The original church of San Nicolò was enlarged between 1228 and 1240. Three years later, the project that involved enlargement of the convent (already mentioned above) was completed. Then, on 17 October 1251, the much larger church of San Domenico, dedicated to the Order’s founder, was consecrated by Pope Innocentius IV (1243-1254). In 1234 his predecessor Pope Gregorius IX (1227-1241) had made Dominicus a saint. The fact that he was now Saint Dominicus would have important consequences for his final resting place. More about that later. The San Domenico has a bell-tower that dates from 1313 and is 51 metres high. In the fourteenth and fifteenth centuries several chapels were added to the church, while between 1530 and 1534 the aforementioned Cappella Ghisilardi was constructed. It was designed by the famous architect Baldassare Peruzzi (1481-1536), but built by his colleague Jacopo Ranuzzi, who has remained rather obscure. Given the Romanesque façade, one might expect a Romanesque-style interior as well. However, the church had an interior that is entirely Baroque. It was remodelled between 1728 and 1732 by the architect Carlo Francesco Dotti (1670-1759).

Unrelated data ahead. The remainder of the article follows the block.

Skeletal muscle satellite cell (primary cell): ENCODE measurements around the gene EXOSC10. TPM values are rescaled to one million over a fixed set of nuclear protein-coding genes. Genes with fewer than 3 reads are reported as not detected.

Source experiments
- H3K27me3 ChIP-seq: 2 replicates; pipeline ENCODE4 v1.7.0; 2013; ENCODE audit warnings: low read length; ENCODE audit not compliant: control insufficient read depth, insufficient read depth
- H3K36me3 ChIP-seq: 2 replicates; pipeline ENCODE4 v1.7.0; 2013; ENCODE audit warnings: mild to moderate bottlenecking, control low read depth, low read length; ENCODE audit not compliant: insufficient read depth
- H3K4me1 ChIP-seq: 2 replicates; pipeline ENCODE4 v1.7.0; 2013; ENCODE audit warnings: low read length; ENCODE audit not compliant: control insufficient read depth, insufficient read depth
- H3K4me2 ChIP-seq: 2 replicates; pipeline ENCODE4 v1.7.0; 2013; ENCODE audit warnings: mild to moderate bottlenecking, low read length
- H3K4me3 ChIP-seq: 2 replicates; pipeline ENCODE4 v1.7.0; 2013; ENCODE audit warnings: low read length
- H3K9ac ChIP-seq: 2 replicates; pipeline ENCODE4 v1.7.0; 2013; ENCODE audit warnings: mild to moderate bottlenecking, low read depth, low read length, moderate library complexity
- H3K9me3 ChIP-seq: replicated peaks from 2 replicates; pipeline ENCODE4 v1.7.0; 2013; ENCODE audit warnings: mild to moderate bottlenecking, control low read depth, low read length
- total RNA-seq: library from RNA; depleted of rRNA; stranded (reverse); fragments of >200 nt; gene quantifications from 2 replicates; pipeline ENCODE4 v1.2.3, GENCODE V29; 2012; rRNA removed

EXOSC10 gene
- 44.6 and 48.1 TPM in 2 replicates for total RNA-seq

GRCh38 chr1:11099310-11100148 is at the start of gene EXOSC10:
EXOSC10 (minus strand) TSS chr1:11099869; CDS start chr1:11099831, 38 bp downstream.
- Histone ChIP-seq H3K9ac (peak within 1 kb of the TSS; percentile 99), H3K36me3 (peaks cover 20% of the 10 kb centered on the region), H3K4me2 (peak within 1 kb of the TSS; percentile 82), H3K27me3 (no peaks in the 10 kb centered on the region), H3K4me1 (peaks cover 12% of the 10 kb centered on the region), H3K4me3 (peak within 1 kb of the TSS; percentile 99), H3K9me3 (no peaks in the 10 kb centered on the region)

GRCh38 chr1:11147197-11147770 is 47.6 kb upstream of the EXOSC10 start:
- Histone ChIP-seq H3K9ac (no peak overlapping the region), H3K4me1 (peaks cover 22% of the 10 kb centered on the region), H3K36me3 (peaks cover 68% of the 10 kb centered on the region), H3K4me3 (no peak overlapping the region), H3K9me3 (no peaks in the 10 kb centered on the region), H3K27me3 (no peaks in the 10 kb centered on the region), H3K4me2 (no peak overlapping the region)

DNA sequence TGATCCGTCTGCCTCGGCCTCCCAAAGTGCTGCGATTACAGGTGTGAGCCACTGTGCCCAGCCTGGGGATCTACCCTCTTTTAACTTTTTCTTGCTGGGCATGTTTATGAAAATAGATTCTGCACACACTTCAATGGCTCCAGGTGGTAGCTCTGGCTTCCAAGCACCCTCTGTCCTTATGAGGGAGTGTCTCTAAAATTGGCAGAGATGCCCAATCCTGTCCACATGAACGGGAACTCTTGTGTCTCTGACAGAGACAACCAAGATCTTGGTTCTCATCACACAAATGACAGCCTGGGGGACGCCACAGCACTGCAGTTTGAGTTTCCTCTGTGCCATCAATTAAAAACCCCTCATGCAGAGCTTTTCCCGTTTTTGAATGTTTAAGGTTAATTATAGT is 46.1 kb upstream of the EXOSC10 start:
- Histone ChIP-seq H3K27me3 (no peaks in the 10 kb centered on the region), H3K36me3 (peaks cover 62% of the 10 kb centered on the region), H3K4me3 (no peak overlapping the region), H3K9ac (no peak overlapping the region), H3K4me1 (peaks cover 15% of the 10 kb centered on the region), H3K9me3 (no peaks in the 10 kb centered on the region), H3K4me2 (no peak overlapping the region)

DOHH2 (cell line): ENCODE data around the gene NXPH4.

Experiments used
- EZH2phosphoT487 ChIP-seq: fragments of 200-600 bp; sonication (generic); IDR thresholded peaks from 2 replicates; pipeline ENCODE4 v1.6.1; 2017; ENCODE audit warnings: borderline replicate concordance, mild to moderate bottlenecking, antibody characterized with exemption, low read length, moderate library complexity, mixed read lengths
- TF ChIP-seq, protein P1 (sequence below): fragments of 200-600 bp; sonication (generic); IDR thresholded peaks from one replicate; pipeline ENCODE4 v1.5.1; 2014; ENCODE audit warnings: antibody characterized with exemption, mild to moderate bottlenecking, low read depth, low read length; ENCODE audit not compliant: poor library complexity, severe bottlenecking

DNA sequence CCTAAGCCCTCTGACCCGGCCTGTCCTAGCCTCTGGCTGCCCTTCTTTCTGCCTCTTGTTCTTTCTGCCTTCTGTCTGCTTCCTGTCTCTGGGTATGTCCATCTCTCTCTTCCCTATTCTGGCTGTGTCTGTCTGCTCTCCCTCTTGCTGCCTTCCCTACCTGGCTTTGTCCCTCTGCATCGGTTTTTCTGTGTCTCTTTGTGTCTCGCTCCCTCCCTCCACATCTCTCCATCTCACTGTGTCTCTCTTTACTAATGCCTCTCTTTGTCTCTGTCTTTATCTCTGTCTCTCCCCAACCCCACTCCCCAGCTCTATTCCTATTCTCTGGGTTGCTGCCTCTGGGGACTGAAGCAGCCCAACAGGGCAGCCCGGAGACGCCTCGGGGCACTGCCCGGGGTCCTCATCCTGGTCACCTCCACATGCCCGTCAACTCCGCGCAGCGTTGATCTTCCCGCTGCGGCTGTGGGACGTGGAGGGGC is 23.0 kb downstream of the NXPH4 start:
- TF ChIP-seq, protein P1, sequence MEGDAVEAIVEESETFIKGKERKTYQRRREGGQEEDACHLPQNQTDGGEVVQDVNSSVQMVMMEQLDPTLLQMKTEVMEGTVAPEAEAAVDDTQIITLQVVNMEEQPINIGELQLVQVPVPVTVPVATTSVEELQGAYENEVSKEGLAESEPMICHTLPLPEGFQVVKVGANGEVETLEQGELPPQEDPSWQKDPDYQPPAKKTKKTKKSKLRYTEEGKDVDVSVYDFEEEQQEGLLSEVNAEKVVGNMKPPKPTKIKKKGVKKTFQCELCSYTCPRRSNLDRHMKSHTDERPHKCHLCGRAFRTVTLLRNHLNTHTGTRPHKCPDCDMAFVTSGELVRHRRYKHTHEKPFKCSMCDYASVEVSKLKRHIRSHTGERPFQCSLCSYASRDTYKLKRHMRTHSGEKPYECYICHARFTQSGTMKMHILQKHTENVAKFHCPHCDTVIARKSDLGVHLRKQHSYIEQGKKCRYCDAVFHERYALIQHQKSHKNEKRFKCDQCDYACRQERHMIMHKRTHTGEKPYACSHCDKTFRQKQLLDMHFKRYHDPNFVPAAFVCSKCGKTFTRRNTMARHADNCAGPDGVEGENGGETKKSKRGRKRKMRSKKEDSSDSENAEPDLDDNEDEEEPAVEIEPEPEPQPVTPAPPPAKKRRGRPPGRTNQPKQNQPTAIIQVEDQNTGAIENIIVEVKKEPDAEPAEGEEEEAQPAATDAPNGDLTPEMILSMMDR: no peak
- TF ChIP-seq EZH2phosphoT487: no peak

In 1909-1910 Alfonso Rubbiani (1848-1913) restored the façade and more or less gave it back its medieval appearance. Among other things Rubbiani restored the rose window. The façade is rather plain and simple. Just like the rest of the exterior of the basilica, it mostly consists of brick. The mosaic that adorns the portal is in fact the only real external decoration (and note that it is a replica). Like the church of San Francesco elsewhere in Bologna, the San Domenico is surrounded by tombs of ‘glossators’, jurists from Bologna who annotated Roman law (they added ‘glosses’). The tombs here are those of Rolandino de’ Passaggeri from 1306 and Egidio Foscherari from 1289. Rolandino’s tomb is closest to the church, that of Egidio can be found a little bit further away.
Cappella di San Domenico
There cannot be any doubt that the Cappella di San Domenico is the single most important chapel in the entire church. It is the chapel where Saint Dominicus ultimately found his final resting place. Between 1597 and 1605 the original medieval chapel was remodelled in the style of the early Baroque by the architect Floriano Ambrosini (1557-1621) from Bologna. The chapel is very large and it is the only chapel in the church that has a dome. The paintings adorning the walls were made by the local masters Lionello Spada (1576-1622), Alessandro Tiarini (1577-1668) and Giovanni Andrea Donducci (1575-1655). They depict the miracles that Dominicus is said to have performed. The large apse painting was made by Guido Reni (1575-1642), one of the best-known Baroque painters from Bologna. Seven statues by Giovanni Todeschi have been placed in the niches in the back of the chapel. These represent the three theological and four cardinal virtues. Rather oddly, I have not been able to find any biographical information about the sculptor.